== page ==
Rekindling the Slow Magic of Agricultural R&D
The economic evidence for increasing public investments in national and international agricultural R&D is overwhelmingly strong.
Much of the world’s attention over the past year has been focused—as it should be—on combating the COVID-19 pandemic. By some estimates, more than 1.7 million people worldwide died directly from the disease last year. And yet, a separate, more familiar threat killed even more people. At least 2 million children under the age of five died from hunger and related illnesses—a typical yearly toll. The deaths of additional millions of older children and adults are annually added to this dismal tally. And deaths measure only part of the harm done by severe lack of food and the “hidden hunger” of micronutrient deficiencies, which cause stunted growth, wasting, and greater vulnerability to infectious diseases and other preventable illness.
As staggering as these statistics are, they could have been much worse. Agricultural research conducted in the 1950s and 1960s led to the so-called Green Revolution of the 1970s and 1980s. Thanks in large measure to the development of higher-yielding varieties of wheat and rice, among other advances, agricultural R&D has since helped to save hundreds of millions of people from poverty and famine. Indeed, over the past several decades, economic studies show that R&D-driven improvements in farm productivity have helped drive down food costs and global poverty rates.
Unfortunately, funding for agricultural R&D has fallen in recent years and is under renewed threat given other pressing priorities for government budgets and the dire overall projections for economies recently outlined by the World Bank. But this is exactly the wrong time to decrease public investments in agricultural R&D. About 1.8 billion people (a quarter of the world’s population), primarily in Africa and South Asia, remain desperately poor—living on $3.20 or less per day. World Bank data show that the COVID-19 pandemic pushed an additional quarter of a billion individuals into this category in 2020.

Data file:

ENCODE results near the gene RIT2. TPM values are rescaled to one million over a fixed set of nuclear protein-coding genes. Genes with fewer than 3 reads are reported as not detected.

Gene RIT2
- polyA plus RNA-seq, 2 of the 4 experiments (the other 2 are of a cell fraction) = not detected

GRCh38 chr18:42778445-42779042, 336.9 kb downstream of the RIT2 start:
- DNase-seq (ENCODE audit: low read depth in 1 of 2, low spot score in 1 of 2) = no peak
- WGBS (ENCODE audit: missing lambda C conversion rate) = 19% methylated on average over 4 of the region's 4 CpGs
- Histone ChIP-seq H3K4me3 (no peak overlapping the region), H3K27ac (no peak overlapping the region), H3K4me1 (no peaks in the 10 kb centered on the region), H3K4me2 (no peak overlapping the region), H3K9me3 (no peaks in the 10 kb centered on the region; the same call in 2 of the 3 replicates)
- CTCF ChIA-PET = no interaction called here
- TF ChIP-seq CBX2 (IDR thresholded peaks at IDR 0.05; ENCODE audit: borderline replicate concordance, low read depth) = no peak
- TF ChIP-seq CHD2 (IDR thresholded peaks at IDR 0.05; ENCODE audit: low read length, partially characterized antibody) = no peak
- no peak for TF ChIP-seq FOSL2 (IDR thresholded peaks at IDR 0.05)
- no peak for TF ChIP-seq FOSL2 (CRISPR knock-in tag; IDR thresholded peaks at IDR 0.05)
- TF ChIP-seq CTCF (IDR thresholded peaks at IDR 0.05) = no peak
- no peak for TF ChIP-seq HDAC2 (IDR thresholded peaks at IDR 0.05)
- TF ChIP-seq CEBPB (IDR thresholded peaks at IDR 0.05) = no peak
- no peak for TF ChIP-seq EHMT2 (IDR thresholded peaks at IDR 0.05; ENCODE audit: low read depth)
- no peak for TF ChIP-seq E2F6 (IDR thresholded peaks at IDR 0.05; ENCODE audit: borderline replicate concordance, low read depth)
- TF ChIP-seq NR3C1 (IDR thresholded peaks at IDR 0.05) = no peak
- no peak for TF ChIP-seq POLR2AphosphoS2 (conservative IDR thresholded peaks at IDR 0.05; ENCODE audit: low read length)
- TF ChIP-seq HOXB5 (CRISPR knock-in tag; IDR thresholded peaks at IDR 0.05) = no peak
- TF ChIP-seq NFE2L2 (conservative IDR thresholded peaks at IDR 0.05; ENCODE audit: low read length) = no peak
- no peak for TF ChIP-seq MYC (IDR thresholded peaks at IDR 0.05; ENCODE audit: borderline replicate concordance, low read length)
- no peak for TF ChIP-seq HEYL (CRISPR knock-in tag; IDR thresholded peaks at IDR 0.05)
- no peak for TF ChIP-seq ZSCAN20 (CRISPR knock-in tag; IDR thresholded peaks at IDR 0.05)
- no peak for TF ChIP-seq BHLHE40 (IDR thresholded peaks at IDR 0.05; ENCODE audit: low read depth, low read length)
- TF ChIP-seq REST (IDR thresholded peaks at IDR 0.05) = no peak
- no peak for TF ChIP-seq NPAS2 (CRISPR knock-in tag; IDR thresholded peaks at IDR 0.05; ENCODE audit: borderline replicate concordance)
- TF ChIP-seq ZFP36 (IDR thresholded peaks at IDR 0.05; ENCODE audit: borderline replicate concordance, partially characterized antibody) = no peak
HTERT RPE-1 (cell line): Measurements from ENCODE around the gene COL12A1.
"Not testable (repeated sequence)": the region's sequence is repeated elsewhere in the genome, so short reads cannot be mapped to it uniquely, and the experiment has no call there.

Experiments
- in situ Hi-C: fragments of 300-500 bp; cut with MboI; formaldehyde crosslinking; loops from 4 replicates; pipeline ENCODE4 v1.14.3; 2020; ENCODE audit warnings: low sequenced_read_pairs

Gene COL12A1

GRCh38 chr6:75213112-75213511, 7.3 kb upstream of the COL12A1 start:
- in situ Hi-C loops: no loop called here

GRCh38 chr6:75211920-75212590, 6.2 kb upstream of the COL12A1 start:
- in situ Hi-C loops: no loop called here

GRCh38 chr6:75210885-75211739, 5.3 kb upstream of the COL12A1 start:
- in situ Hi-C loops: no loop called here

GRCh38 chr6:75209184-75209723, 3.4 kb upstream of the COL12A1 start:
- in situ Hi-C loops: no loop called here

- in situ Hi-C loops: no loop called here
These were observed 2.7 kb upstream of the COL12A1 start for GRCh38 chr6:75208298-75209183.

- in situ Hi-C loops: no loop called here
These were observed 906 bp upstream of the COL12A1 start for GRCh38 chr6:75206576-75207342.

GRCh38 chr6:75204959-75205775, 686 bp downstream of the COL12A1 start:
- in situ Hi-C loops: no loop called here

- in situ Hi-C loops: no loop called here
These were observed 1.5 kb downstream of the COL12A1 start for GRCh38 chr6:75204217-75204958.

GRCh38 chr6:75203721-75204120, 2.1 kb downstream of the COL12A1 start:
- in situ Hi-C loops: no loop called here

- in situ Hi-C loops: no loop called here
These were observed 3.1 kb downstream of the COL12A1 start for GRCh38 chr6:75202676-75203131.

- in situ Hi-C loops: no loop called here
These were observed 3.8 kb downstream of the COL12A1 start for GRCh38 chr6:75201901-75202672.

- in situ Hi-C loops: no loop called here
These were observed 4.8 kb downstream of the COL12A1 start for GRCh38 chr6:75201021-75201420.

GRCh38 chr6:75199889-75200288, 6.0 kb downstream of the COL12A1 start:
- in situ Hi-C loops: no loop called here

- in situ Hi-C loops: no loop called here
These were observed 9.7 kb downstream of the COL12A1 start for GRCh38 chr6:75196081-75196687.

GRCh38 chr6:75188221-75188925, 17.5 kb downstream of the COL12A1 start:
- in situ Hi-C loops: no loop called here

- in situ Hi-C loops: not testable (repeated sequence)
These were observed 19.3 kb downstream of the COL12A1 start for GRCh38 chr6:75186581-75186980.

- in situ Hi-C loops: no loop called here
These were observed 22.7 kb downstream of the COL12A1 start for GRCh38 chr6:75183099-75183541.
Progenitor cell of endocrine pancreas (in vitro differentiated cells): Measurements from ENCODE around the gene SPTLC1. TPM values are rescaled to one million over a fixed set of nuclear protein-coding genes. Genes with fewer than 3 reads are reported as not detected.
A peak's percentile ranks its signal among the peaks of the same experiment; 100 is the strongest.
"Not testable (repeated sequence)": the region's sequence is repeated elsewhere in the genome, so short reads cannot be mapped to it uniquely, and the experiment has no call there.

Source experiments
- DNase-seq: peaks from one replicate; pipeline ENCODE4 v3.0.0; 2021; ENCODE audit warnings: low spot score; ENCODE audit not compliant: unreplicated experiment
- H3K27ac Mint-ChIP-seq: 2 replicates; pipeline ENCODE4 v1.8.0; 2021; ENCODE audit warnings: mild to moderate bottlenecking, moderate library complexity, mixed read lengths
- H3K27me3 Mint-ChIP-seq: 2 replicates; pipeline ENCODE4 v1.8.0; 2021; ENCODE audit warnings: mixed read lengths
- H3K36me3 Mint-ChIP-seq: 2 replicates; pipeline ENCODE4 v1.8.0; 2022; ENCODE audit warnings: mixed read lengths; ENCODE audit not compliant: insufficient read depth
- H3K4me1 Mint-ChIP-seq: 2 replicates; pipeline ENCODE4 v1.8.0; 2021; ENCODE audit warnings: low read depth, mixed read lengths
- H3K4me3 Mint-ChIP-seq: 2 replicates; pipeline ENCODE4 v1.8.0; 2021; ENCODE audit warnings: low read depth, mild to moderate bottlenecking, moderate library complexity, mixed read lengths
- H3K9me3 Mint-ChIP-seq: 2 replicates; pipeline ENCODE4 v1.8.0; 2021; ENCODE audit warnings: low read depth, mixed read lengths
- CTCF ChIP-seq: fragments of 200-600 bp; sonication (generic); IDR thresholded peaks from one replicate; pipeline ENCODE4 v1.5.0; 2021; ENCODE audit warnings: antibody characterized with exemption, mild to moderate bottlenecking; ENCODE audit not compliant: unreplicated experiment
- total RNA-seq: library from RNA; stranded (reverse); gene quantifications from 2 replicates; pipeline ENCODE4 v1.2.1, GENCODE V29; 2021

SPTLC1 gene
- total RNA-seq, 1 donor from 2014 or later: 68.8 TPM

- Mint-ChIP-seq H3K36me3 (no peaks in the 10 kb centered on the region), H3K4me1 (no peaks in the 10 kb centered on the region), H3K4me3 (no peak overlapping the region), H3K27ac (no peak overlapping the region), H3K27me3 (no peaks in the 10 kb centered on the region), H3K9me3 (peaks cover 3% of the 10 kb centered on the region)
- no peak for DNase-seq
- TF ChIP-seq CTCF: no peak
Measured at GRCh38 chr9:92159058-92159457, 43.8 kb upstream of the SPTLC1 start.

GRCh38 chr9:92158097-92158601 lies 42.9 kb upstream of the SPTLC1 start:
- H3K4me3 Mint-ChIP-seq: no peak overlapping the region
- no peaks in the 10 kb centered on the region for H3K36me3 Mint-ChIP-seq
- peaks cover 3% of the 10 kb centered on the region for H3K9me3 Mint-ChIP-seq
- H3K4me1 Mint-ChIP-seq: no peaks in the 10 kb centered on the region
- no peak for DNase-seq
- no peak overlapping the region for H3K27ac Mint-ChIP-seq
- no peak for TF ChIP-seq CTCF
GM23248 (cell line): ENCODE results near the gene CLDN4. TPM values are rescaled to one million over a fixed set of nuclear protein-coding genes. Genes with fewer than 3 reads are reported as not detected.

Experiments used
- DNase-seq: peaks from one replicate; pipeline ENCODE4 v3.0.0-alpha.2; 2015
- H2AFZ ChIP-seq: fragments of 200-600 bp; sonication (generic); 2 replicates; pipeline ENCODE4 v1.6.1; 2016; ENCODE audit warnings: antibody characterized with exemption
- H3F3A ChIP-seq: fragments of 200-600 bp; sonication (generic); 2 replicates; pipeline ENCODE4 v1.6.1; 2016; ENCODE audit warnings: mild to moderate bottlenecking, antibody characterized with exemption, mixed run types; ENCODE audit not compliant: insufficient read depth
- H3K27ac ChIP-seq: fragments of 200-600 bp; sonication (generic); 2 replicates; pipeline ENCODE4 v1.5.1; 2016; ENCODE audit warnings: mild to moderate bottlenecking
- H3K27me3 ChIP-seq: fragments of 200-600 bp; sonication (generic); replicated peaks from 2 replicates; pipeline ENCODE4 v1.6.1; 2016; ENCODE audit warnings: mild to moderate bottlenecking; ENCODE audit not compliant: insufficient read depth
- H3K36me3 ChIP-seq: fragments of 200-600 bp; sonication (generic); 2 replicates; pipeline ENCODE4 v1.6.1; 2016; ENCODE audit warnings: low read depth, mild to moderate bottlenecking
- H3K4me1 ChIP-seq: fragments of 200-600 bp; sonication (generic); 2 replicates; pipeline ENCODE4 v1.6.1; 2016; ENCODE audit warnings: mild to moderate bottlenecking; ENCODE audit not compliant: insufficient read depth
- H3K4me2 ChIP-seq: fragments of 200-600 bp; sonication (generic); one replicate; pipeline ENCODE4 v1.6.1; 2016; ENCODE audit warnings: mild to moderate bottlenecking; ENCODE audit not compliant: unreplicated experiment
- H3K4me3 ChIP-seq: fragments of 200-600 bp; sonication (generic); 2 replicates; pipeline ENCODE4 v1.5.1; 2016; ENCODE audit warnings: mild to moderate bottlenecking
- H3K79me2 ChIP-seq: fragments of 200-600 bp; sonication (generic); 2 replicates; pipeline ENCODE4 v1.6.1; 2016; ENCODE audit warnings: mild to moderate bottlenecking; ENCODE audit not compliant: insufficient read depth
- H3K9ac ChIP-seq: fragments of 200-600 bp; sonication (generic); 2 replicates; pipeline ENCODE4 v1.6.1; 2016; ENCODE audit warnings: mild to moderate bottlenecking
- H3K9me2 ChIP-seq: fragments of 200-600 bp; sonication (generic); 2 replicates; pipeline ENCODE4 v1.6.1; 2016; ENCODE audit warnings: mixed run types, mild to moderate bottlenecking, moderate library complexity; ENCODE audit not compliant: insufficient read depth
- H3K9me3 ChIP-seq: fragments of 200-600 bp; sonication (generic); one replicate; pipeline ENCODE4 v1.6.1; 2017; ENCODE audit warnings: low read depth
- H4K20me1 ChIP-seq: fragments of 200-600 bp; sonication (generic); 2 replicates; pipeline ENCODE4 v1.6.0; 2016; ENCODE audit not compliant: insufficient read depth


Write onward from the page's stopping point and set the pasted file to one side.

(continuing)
Public investment in agricultural R&D has paid off handsomely in the past and will continue to do so—assuming governments provide the necessary resources. Nations should be increasing these investments, not just to sustain progress already made in the face of climate change and ever-tighter land and water supplies, but also to continue to shrink the number of people living at the lowest levels of poverty and increase resilience to major disruptions such as COVID-19. The totality of the available evidence supports at least doubling the total global public investment in agricultural R&D—currently about $40 billion per year or $5 per person.
The unfinished agenda
Much has changed over the past several decades with respect to agriculture and food production and the prevalence of poverty, hunger, and malnutrition around the world (see Figure 1). The balance of food production and public agricultural R&D spending has shifted from high-income countries toward the highly populous middle-income countries, especially China, Brazil, and India. In the lower-income countries output has not kept up with population. Today’s low- and lower-middle-income countries account for almost half of the world’s mouths to feed but produce only one-quarter of global agricultural output.
Figure 1: People, Production, and Public R&D for Agriculture, 1961–2016
Generally speaking, agricultural R&D targeted to poor people involves a mix of public and private efforts, conducted nation by nation, plus a purpose-built international system established in 1971 as the Consultative Group on International Agricultural Research, now known simply as the CGIAR. Started with just four centers, the CGIAR today effectively operates with 13 internationally conceived and funded research centers.
The CGIAR was conceived to play a critical role, working in concert with national agricultural research systems of low- and middle-income countries, to develop and distribute farm technologies to help stave off a global food crisis. The resulting Green Revolution technologies were adapted and adopted throughout the world, first and foremost in South Asia and parts of sub-Saharan Africa and Latin America where the early centers of the CGIAR were located. In 2019 the CGIAR spent $805 million on agricultural R&D to serve the world’s poor, down by 30% (adjusted for inflation) from its peak of over $1 billion in 2014 (Figure 2).